The study of word meanings promises important insights into the nature of the human mind by revealing what people find to be most cognitively significant in their experience. However, as we learn more about the semantics of various languages, we are faced with an interesting problem. Different languages seem to be telling us different stories about the mind. For example, important distinctions made in one language are not necessarily made in others. What are we to make of these cross-linguistic differences? How do they arise? Are they created by purely linguistic processes operating over the course of language evolution? Or do they reflect fundamental differences in thought? In this sea of differences, are there any semantic universals? Which categories might be given by the genes, which by culture, and which by language? And what might the cross-linguistic similarities and differences contribute to our understanding of conceptual and linguistic development? The kinds of mapping principles, structures, and processes that link language and non-linguistic knowledge must accommodate not just one language but the rich diversity that has been uncovered.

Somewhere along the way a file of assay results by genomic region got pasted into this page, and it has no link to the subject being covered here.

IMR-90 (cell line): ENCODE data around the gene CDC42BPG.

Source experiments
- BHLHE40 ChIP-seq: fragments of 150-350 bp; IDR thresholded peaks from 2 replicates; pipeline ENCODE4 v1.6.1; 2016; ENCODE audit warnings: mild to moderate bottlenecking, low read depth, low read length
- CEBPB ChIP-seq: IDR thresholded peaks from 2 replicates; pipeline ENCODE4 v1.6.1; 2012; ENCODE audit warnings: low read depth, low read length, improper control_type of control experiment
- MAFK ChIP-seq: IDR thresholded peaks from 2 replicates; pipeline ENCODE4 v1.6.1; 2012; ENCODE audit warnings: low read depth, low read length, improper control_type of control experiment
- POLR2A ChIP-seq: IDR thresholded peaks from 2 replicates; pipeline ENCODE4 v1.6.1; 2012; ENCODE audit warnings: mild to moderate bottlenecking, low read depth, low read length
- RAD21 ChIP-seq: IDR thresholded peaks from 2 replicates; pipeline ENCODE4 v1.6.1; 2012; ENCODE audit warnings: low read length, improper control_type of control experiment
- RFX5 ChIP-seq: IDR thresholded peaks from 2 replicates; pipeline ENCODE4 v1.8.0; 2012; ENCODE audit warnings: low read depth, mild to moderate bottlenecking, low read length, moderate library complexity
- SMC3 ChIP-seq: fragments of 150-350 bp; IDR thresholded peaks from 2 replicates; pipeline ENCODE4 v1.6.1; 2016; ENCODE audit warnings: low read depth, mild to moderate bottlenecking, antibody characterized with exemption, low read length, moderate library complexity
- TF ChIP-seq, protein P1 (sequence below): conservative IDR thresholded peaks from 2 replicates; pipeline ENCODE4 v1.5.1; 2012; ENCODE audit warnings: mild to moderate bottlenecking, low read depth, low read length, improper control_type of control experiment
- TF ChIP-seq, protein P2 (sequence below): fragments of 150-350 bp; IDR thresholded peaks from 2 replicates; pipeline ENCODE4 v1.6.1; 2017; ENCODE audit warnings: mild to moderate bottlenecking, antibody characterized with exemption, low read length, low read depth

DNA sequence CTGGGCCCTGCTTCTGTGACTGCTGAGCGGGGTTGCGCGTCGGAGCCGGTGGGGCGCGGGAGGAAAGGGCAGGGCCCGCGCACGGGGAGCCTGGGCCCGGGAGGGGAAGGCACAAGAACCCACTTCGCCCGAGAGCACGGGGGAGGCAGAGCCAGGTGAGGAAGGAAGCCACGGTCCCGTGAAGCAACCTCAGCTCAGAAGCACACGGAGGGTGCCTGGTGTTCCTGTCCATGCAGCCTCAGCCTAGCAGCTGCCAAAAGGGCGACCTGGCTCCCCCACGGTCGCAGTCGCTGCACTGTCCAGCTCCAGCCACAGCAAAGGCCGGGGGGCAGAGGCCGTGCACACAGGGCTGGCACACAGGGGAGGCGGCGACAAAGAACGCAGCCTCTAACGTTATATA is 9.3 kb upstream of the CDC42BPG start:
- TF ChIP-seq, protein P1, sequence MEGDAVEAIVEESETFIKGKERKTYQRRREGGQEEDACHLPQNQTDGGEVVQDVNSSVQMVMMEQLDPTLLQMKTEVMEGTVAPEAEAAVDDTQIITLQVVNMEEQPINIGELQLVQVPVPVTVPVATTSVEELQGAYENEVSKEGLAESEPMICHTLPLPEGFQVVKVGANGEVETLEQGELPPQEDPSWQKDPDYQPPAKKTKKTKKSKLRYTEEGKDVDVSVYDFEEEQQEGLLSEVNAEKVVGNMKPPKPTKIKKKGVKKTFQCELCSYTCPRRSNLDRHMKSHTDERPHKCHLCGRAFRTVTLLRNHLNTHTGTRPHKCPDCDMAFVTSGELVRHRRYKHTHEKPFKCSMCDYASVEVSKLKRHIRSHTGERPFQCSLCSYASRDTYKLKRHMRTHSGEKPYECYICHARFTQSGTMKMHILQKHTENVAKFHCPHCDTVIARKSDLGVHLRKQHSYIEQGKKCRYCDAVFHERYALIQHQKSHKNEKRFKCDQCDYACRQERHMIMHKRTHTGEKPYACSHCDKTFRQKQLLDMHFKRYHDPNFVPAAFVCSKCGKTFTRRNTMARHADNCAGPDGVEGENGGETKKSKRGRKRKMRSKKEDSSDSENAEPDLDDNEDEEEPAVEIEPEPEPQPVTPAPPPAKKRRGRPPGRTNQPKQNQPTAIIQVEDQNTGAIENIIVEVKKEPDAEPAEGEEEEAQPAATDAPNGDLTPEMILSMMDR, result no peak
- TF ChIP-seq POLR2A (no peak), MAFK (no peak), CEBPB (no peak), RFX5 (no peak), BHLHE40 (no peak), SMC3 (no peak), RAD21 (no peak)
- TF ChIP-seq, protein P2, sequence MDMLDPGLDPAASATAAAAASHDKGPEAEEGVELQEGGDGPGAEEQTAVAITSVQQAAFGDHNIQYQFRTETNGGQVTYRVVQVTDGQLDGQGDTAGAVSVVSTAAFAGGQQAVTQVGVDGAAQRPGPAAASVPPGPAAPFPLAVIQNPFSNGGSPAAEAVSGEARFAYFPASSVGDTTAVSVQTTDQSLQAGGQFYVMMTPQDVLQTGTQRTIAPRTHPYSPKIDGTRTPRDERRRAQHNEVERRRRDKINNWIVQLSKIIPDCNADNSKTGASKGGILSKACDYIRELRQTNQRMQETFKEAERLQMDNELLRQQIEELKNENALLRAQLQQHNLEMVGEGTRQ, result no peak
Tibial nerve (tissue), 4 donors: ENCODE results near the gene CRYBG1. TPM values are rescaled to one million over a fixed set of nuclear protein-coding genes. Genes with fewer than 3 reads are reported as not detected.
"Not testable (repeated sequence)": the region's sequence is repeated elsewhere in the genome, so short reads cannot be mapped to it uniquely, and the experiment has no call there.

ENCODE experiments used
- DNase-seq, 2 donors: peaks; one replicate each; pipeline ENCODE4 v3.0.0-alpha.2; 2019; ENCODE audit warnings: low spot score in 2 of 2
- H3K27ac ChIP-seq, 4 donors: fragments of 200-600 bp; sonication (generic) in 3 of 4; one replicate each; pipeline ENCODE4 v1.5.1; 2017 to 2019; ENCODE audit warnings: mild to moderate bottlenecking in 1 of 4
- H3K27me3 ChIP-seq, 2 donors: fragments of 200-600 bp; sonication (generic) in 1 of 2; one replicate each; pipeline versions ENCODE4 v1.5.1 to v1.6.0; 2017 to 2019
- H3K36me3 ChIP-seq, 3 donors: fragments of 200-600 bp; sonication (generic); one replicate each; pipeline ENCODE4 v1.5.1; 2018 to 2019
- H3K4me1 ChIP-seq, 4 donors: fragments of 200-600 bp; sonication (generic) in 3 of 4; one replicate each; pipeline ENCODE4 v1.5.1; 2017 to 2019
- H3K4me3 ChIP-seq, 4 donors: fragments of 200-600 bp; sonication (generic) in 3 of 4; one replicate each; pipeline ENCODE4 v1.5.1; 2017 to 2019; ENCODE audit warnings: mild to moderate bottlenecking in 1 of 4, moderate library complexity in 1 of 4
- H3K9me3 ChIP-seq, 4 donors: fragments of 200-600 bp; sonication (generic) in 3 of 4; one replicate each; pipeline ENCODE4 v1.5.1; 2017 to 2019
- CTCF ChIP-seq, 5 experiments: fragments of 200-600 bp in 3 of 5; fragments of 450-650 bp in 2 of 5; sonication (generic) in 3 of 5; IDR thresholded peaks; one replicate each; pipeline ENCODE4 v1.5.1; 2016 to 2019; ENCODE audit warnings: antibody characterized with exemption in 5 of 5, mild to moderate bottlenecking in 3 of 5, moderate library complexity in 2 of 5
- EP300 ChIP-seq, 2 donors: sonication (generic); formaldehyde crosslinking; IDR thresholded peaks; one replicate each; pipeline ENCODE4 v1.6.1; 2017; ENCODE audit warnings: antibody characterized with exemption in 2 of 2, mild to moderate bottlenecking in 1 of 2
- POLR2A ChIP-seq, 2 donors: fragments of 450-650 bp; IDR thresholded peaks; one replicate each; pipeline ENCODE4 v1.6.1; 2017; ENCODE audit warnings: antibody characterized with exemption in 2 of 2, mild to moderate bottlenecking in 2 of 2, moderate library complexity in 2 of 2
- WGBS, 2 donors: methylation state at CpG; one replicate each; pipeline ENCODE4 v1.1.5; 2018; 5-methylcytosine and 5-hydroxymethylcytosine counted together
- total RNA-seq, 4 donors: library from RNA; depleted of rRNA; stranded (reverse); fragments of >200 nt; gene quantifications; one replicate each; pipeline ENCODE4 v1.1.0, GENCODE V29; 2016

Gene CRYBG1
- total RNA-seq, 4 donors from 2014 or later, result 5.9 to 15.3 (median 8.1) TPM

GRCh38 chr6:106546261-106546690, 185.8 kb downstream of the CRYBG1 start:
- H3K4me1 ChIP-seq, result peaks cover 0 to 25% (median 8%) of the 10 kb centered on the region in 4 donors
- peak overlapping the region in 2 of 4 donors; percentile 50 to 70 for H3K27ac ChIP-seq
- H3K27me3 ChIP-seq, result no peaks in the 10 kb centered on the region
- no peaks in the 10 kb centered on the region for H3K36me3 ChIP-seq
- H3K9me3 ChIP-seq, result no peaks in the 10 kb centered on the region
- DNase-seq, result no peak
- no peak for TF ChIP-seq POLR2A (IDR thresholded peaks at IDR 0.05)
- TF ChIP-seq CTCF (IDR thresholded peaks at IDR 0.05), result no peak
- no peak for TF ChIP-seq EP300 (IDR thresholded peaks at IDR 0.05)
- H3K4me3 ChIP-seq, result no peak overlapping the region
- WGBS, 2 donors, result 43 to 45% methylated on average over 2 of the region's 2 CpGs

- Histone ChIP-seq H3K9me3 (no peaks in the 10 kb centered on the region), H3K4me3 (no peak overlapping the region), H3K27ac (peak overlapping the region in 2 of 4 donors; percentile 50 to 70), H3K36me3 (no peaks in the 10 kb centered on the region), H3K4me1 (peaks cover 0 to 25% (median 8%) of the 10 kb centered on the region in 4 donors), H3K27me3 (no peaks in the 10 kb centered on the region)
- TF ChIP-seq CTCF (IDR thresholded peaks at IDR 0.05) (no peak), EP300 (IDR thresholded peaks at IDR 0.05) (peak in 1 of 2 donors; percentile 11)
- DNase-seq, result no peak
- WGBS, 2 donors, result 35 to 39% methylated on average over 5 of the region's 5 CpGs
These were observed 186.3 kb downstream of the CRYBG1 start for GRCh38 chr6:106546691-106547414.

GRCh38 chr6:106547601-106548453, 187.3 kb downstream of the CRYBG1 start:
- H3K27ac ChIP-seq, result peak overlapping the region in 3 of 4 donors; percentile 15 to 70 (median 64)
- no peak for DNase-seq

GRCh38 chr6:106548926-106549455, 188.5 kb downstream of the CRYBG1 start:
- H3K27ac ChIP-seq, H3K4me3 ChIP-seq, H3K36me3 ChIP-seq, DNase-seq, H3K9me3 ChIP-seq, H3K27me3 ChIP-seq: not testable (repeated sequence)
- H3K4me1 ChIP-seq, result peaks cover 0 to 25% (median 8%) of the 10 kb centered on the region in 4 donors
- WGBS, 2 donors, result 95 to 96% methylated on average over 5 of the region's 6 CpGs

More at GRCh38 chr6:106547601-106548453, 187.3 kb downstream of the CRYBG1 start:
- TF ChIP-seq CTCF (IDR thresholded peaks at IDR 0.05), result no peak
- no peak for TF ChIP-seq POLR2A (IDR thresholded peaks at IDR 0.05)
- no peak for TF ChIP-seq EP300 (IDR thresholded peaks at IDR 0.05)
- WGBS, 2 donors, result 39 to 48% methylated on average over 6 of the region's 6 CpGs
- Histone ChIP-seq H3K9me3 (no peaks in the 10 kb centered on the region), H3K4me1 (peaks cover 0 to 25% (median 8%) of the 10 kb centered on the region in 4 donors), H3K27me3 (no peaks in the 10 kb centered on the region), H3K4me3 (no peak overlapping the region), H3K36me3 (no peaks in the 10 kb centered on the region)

The integration of knowledge and methodologies necessary for real progress in answering these questions has happened only recently, as experimental approaches have been applied to the cross-linguistic study of word meaning. In Words and the Mind, Barbara Malt and Phillip Wolff present evidence from the leading researchers who are carrying out this empirical work on topics as diverse as spatial relations, events, emotion terms, motion events, objects, body-part terms, causation, color categories, and relational categories. By bringing them together, Malt and Wolff highlight some of the most exciting cross-linguistic and cross-cultural work on the language-thought interface, from a broad array of fields including linguistics, anthropology, cognitive and developmental psychology, and cognitive neuropsychology. Their results provide some answers to these questions and new perspectives on the issues surrounding them.
Phil Wolff received his PhD degree from Northwestern University and is currently an assistant professor at Emory University. His research concerns the relationship between language and cognition, with particular interests in computational models of causal meaning and reasoning. Wolff is on the editorial board of the journal Cognitive Science.
Barbara Malt received her Ph.D. from Stanford University with post-doctoral training at U.C. Berkeley and UMass, and she is currently Professor of Psychology at Lehigh University. Malt is interested in how people understand the world, how they talk about the world, and what the relation is between the two. She has served as associate editor for Journal of Experimental Psychology: Learning, Memory, and Cognition and as Chair of the Psychology Department at Lehigh.